The Process is Stuck

The Process is Stuck
Image provided by Wouter de Bruijn
https://www.flickr.com/photos/w00ter/

The progress of my WiP is at a standstill. I knew something like this would happen eventually, but I was hoping it wouldn’t. The despondence that has taken over my being is increasingly maddening.

I sit here with my yWriter software open, peering at where I left off. I don’t know what to write next. It isn’t that I don’t know where the story is going because the whole thing is etched in my brain. The individual sentences refuse to travel from my head, through my fingers, onto the keyboard, therefore, showing up on the screen.

This is not writer’s block. Everything is there, right in my head. In fact, I even have some thoughts rolling around up there for future stories as well.

I don’t think it’s a case of losing my motivation either. I still want to sit in this chair and type away on what I hope will be a story of worth someday. I don’t find myself at a media site going through my streamline. TV isn’t of any interest to me. The only time I’m away from this writing is in the early morning when I go through the updates of the blogs I’m subscribed to along with other emails, when I just have to use the bathroom before I split open, and when I refill my mug or get something to eat. No, I think my motivation is still intact.

Still, all confidence concerning this stupid project of mine has vanished into oblivion. No, I’m not asking for warm fuzzys. In fact, I’d rather not have them. Anything like that would just make me feel more inept.

The last couple of weeks I’ve been working on my skills with general narrative and narrative descriptive writing. I thought that would boost my morale. The point had been to bring back to the forefront what I used to write so freely. It isn’t working out as well I hoped for. Could it be that I’m working on the wrong thing—just for right now?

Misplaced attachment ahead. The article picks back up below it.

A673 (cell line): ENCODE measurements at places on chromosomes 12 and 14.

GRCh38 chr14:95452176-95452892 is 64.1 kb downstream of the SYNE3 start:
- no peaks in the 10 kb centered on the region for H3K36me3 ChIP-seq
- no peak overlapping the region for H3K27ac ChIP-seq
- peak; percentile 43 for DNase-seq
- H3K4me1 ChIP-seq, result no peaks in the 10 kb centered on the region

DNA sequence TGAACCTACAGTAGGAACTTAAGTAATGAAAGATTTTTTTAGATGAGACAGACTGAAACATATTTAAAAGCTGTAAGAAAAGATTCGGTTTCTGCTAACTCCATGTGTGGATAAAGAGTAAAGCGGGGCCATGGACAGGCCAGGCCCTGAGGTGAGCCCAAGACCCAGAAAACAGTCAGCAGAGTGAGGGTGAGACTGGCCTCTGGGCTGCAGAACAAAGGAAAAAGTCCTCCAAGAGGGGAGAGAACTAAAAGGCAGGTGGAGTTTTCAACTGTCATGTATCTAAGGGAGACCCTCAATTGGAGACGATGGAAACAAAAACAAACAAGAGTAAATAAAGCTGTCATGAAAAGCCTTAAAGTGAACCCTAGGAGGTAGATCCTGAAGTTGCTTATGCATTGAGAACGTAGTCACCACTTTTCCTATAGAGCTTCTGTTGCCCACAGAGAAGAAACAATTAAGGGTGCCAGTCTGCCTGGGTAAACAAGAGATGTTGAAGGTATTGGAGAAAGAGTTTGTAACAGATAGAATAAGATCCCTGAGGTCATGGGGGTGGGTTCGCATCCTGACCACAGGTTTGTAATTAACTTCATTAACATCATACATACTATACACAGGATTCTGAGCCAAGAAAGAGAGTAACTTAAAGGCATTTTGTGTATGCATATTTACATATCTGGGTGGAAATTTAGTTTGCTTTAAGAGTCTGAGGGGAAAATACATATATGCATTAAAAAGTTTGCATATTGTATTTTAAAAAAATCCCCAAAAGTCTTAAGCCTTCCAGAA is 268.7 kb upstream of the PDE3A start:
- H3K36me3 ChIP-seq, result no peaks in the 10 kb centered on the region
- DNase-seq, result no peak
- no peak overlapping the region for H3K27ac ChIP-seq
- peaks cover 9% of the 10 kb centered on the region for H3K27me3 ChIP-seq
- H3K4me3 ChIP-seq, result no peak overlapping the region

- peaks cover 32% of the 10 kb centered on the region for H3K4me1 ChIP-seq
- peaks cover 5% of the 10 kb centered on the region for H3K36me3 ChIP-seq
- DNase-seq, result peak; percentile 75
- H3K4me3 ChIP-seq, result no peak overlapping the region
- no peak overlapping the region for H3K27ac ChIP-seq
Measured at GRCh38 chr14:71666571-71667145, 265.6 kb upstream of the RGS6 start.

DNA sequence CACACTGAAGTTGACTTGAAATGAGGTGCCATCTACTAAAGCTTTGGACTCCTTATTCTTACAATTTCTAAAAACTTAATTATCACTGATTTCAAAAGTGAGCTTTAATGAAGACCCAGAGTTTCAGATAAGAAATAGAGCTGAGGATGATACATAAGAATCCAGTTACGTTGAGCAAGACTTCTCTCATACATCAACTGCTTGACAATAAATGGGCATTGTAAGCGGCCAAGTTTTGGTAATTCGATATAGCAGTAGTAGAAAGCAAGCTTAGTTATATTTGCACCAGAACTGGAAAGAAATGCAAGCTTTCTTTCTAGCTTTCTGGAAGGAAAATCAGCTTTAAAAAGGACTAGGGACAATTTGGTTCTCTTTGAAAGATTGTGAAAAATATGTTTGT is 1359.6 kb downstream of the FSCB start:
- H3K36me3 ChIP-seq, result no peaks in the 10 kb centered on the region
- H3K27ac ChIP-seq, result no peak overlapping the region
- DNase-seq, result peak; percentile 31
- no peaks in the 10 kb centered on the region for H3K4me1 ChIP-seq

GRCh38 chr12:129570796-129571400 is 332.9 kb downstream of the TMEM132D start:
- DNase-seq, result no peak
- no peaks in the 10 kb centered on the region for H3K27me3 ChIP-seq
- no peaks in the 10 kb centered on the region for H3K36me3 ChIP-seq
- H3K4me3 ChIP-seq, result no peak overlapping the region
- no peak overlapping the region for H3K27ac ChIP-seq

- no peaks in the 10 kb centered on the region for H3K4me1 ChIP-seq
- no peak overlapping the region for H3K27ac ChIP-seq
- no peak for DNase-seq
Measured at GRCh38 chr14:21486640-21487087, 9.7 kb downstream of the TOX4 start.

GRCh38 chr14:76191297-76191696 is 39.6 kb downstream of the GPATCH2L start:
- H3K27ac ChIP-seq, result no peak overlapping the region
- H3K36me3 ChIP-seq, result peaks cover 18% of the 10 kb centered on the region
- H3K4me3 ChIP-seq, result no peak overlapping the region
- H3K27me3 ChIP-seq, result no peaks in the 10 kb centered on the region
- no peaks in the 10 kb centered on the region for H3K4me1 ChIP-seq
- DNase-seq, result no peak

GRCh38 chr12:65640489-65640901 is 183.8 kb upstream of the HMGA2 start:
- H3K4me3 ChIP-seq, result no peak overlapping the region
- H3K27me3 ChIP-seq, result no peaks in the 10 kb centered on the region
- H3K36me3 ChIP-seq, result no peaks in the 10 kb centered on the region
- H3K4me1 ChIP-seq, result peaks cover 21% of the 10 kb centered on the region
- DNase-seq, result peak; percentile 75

Maybe I should be working on getting the characters into the story more effectively. Despite how I’ve tried to show my characters as whole people using body language, dialogue, and a little description here and there, I’m sure they’re still wooden, unfinished somehow.

Earlier today I found my way to the website, wiki How to do anything, where there was an article about developing characters. I have oodles of sites bookmarked or stashed at PearlTrees telling all about this subject. Yet, this one had the steps in a different order and the entire piece was written more like an instructor talking to students in a classroom. I found myself making mental notes so I could get started on this concept of building up and deepening my characters. Why this would have such as impact on me is a mystery.

I’m still a little in the dumps about this setback. My hopes to be writing a query letter about this time next year isn’t going to pan out, I’m afraid. I’ll be lucky if my work will be ready for professional editing by then. I’ll get over this though, just as soon as I’m back to working on the actual manuscript.

§

Have you ever be stuck?

Writing is easy: All you do is sit staring at a blank sheet of paper until drops of blood form on your forehead. ~Gene Fowler

 

Solutions, 10, The Edge

Solution, 10, The Edge
Image provided by
Isriya Paireepairit
@ https://www.flickr.com/photos/isriya/

It’s been scarcely over a week since I’ve had a post published on this blog. The lack of contact through WP has all been so that I can make some decisions that may or may not make any difference in my life. I’m not one to put things off. I want problems solved the minute they come up. But, I’m mystified as to even accurately construe these issues. One thing is for sure though. This process in trying to figure this all out is tiring. Something I wasn’t expecting at all. I had been thinking it would do the opposite, making me too hyper. Stubbornness will see me through.

Windows

Ten is out. I’m talking about Windows10. I didn’t have to pay the $119+ to get it due to a promotional giveaway Microsoft was doing. (Sorry, the giveaway ended July 29th.) There aren’t a lot of differences that are noticeable to the user, but the ones that are, I have to say, I’m kind of impressed with.